A huge hailstone that fell during an April thunderstorm is officially the largest in Texas history, officials say.
But did an even bigger hailstone end up in an icy alcoholic beverage?
The National Oceanic and Atmospheric Administration announced Thursday that a 1.26-pound hailstone retrieved April 28 near Hondo, west of San Antonio, is the biggest recorded in the state.
It measured 19.7 inches in circumference and 6.4 inches in diameter with a volume of 40.2 cubic inches. In comparison, a softball has a 12-inch circumference and is 3.82 inches in diameter.
The storm that whipped up this beastly hailstone began as two supercells that converged as they pushed through the area and produced a tornado, weather officials say. The storm caused serious damage along U.S. Highway 90.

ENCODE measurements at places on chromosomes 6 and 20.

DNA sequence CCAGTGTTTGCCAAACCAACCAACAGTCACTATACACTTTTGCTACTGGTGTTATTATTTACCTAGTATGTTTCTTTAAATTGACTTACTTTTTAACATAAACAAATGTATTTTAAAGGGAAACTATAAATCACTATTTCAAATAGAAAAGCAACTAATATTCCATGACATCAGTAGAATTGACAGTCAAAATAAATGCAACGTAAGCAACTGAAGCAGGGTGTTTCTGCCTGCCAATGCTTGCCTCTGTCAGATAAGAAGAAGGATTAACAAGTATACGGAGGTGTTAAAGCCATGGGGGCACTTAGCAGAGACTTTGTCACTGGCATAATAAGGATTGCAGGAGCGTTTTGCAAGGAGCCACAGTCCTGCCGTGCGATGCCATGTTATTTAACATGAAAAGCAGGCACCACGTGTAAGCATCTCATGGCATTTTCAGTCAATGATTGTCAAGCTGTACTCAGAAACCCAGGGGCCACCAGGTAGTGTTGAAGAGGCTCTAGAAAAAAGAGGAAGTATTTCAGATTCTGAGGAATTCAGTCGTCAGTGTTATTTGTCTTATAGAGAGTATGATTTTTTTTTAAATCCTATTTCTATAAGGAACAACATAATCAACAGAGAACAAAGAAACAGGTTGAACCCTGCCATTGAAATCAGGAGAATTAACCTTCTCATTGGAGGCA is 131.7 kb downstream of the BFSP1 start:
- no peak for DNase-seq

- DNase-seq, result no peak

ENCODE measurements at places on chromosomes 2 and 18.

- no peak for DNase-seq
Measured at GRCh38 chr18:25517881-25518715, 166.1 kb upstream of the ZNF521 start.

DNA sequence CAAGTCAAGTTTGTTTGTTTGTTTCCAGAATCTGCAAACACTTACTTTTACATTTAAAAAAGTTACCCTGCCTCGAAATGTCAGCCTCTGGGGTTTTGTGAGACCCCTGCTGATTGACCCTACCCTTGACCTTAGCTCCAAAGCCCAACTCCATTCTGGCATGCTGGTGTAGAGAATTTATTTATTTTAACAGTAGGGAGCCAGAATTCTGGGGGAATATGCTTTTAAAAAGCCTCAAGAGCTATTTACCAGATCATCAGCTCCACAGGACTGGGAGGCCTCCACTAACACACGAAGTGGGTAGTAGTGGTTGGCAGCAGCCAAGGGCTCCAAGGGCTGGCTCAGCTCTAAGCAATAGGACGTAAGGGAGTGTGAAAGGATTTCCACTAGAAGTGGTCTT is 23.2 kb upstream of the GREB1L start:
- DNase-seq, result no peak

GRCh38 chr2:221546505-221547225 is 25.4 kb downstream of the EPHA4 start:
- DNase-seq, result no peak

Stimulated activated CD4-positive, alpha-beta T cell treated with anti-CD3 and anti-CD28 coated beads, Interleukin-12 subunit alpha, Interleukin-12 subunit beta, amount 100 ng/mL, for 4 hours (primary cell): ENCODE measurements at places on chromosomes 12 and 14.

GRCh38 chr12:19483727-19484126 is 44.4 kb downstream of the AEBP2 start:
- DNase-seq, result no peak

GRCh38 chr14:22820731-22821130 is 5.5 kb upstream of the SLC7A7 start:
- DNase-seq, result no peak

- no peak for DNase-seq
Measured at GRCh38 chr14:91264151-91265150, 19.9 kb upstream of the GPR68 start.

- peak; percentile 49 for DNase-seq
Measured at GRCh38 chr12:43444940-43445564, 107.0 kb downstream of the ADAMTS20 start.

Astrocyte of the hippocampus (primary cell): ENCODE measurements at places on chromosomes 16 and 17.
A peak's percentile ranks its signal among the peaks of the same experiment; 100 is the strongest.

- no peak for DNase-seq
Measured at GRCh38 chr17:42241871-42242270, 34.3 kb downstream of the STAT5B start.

The first “gargantuan” hailstone reported to the National Weather Service and local media dropped south of the highway. But experts never got a chance to officially measure this hailstone because it was “ultimately used for margaritas,” a NOAA report says.
Analyzing a photo of the hailstone from before it was consumed, Penn State University meteorology professor Matt Kumjian used “photogrammetry” to estimate the diameter was between 6.27 and 6.57 inches.
If the stone was on higher end of this range, it would’ve been larger in diameter than the record-holder.
Nevertheless, we’ll never know.
The National Weather Service Austin-San Antonio and the Insurance Institute for Business and Home Safety sent employees to the home of the person who found the record-breaking hailstone, where it had been stored in a freezer.
There, the experts “conducted a formal weighing, calipers measurement, 3D analysis, and visual examination of the hailstone.”
Until now, Texas didn’t have an official hail record. But the largest reported hailstones in the state by diameter are the following:
• 8 inches, Washington County in December 1892
• 7-8 inches, Winkler County in May 1960
• 6 inches, Moore County in June 2010
• 6 inches, Ward County in May 1991
The largest hailstone recorded in the U.S. fell in Vivian, South Dakota, in July 2010. It was 8 inches in diameter and weighed 1.9 pounds.